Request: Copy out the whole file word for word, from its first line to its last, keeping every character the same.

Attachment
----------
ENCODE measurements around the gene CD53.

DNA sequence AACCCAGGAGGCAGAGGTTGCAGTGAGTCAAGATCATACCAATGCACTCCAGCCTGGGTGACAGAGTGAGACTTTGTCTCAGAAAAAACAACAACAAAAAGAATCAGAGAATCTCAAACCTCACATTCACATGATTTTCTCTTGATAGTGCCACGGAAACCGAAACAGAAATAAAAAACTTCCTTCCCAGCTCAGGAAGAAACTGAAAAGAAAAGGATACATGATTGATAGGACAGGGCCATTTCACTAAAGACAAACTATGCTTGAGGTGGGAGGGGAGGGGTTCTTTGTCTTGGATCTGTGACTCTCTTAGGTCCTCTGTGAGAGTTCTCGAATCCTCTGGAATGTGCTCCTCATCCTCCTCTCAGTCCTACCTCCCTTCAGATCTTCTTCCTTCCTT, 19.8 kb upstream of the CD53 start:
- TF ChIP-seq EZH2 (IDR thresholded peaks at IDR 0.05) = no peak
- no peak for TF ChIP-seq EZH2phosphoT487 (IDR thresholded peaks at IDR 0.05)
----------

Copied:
ENCODE measurements around the gene CD53.

DNA sequence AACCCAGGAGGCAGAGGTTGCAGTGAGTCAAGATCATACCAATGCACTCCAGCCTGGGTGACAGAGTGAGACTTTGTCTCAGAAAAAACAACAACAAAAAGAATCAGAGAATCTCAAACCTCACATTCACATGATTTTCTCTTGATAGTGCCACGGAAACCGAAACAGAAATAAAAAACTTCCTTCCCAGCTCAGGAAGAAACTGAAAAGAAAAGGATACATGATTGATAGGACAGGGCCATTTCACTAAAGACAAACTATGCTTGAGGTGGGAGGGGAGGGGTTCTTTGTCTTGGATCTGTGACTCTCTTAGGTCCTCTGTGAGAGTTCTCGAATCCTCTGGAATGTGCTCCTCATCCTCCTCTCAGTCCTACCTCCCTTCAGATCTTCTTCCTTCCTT, 19.8 kb upstream of the CD53 start:
- TF ChIP-seq EZH2 (IDR thresholded peaks at IDR 0.05) = no peak
- no peak for TF ChIP-seq EZH2phosphoT487 (IDR thresholded peaks at IDR 0.05)